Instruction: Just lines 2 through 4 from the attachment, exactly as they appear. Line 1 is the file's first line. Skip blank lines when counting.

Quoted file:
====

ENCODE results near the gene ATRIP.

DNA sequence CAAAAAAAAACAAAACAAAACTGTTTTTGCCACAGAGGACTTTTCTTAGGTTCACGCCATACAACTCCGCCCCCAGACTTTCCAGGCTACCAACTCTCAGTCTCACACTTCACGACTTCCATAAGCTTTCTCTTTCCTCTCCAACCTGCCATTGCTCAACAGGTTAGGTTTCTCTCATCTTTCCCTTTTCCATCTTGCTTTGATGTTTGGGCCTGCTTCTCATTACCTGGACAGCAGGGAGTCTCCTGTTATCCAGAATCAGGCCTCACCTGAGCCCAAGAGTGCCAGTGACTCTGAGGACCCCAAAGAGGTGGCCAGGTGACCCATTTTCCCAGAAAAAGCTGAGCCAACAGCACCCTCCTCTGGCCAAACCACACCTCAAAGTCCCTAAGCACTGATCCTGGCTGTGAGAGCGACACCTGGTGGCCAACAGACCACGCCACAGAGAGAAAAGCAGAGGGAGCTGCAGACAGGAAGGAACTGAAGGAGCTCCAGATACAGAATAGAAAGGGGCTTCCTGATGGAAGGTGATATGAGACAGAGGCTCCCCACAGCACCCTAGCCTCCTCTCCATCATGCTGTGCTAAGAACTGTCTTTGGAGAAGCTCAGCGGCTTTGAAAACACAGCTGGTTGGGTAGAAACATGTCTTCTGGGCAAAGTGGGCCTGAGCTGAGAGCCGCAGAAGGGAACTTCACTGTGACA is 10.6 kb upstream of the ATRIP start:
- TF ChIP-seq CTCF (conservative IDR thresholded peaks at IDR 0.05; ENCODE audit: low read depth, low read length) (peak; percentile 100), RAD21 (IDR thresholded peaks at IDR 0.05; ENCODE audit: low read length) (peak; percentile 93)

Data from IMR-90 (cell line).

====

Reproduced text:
DNA sequence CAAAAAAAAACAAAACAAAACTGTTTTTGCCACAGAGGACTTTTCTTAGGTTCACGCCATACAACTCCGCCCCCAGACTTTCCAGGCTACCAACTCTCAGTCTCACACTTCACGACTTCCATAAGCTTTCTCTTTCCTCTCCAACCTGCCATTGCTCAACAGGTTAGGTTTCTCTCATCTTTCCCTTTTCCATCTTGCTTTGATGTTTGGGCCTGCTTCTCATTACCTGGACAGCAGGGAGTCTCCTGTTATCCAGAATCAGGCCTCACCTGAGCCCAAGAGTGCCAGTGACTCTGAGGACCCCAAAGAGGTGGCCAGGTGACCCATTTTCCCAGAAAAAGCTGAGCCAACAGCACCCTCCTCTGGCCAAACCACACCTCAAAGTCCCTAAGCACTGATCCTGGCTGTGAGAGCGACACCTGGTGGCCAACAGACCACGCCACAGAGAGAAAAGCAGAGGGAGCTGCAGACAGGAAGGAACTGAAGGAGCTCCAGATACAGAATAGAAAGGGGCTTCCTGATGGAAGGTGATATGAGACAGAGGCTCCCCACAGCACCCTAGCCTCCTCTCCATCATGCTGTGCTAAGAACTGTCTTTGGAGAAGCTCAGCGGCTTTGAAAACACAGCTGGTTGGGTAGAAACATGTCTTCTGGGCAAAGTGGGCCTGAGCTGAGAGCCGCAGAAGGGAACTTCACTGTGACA is 10.6 kb upstream of the ATRIP start:
- TF ChIP-seq CTCF (conservative IDR thresholded peaks at IDR 0.05; ENCODE audit: low read depth, low read length) (peak; percentile 100), RAD21 (IDR thresholded peaks at IDR 0.05; ENCODE audit: low read length) (peak; percentile 93)

Data from IMR-90 (cell line).